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New research shows that neglect of nuclear threatens low-carbon transition

A steep decline in the use of nuclear energy in advanced economies risks jeopardizing progress towards global climate goals, the International Energy Agency (IEA) warned in a new report this week.

Nuclear is the world's second largest contributor of low-carbon power after hydroelectricity, providing 10 percent of global electricity generation. 

But the future of the nuclear industry is increasingly uncertain, with obstacles to both extending the operational life of existing plants and to investing in new ones.

While extending the life of older plants will require substantial capital investment, the cost of doing so is competitive with other electricity generation, the IEA suggests. However low electricity prices are disincentivizing investment, threatening plant closures even among facilities with licenses permitting years more activity. 

In the United States, for example, several of the country's 90 reactors with 60-year operating licenses already have retired early, the report details. A similar process could occur in Europe, Japan and other advanced economies, it warns.

Meanwhile investing in new nuclear projects is even more difficult, with new projects under development in Finland, France and the United States all facing significant cost overruns. Some countries — including Australia, Denmark, Ireland, Italy and Malaysia — have opted out of nuclear power altogether.

Without policy changes, advanced economies could lose 25 percent of their nuclear capacity by 2025 and as much as two-thirds of it by 2040.
"Without policy changes, advanced economies could lose 25 percent of their nuclear capacity by 2025 and as much as two-thirds of it by 2040," the report warns.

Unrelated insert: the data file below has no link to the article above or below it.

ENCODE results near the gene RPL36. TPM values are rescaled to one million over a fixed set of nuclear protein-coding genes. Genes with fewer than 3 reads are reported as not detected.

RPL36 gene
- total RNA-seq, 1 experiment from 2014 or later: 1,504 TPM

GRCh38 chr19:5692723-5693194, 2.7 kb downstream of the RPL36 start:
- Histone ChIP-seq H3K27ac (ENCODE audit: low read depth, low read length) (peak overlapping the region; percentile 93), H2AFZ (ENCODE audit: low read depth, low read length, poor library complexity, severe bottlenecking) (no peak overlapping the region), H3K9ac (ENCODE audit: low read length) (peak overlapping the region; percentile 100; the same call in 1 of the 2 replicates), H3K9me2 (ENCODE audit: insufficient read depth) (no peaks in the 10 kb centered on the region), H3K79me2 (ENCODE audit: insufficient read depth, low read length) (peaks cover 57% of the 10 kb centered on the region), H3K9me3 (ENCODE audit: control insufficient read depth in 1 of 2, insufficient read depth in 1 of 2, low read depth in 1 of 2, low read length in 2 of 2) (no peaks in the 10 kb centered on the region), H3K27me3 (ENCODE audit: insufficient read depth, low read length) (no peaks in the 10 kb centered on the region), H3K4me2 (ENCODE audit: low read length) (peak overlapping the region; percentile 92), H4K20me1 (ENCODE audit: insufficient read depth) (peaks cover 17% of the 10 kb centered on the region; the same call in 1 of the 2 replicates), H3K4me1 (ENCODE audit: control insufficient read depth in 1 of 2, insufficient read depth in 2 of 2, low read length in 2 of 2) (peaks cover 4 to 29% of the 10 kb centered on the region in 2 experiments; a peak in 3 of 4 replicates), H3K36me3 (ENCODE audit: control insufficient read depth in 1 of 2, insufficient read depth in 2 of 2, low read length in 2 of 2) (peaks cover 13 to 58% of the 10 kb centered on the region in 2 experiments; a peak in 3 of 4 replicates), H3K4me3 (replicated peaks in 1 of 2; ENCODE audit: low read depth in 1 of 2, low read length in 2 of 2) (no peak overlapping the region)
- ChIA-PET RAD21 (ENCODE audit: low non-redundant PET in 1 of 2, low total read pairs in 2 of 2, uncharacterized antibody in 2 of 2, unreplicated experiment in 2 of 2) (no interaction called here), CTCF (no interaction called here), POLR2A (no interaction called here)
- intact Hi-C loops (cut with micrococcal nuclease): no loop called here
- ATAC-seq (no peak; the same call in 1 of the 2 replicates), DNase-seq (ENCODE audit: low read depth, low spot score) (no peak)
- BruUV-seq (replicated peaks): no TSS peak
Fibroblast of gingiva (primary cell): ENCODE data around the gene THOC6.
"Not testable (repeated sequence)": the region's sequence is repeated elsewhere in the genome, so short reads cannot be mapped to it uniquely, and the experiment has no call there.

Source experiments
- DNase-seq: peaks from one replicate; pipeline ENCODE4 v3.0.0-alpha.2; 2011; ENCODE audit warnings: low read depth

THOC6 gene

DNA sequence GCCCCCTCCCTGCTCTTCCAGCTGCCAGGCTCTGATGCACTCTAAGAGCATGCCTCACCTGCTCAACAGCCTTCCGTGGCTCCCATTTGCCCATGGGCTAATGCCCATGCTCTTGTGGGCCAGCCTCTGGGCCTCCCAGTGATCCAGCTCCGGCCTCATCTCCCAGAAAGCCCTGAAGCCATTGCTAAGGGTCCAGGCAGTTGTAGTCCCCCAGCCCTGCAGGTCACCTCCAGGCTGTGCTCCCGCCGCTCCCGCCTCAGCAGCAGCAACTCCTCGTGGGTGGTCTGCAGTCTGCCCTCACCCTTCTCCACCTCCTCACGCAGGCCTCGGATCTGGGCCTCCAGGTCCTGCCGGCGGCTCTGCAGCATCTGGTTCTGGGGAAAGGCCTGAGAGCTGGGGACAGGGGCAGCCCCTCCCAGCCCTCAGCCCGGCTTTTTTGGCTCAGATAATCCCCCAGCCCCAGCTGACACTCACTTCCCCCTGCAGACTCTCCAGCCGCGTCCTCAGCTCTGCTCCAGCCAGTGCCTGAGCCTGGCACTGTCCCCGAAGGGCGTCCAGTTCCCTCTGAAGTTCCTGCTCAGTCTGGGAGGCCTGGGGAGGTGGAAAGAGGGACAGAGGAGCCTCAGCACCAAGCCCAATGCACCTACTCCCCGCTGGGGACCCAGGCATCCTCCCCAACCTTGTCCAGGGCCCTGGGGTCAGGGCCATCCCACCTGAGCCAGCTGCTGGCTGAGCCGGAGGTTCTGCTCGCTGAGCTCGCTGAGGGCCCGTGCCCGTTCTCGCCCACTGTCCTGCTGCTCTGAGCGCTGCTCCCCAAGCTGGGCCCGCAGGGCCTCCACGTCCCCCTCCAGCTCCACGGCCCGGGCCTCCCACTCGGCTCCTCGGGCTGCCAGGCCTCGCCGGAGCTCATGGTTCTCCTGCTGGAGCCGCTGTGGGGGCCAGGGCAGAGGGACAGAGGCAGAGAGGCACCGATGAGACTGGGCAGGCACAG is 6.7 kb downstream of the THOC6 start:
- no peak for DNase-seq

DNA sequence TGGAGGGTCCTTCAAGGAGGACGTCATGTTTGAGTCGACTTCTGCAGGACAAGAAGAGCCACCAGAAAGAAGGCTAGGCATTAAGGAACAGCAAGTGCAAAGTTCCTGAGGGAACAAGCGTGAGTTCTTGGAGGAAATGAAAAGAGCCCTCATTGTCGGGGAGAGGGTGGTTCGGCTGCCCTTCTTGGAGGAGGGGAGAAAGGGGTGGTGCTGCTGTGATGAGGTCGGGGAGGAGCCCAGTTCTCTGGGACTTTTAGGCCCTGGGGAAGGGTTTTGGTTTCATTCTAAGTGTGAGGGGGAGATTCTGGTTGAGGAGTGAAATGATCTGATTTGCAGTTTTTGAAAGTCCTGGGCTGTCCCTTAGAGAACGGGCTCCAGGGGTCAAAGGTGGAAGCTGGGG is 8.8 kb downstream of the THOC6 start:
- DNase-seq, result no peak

Such a decline in nuclear generation would create major challenges for a world seeking to cut its carbon emissions in line with blueprints such as the Paris Agreement, the IEA argues.

The world would need to deploy new wind turbines and solar panels at unprecedented speed to fill the gap, it warns. In the past 20 years, wind and solar have increased their capacity by 580GW in advanced economies; in the next 20, these economies would require an expansion nearly five times that size without nuclear, it concludes.

Even if this capacity increase could be achieved, there would be additional difficulties with integrating intermittent renewable power into the grid. Clean energy transitions in advanced economies would require $1.6 trillion in additional investment over that period, the IEA calculates, pushing up electricity bills.  

Allowing nuclear power capacity to leak away in the hope that renewable sources could pick up the slack therefore would be a big gamble, the report concludes — estimating that it risks an additional 4 billion tonnes of carbon emissions.

"Without an important contribution from nuclear power, the global energy transition will be that much harder," said Fatih Birol, the IEA's executive director. "Alongside renewables, energy efficiency and other innovative technologies, nuclear can make a significant contribution to achieving sustainable energy goals and enhancing energy security. But unless the barriers it faces are overcome, its role will soon be on a steep decline worldwide, particularly in the United States, Europe and Japan."

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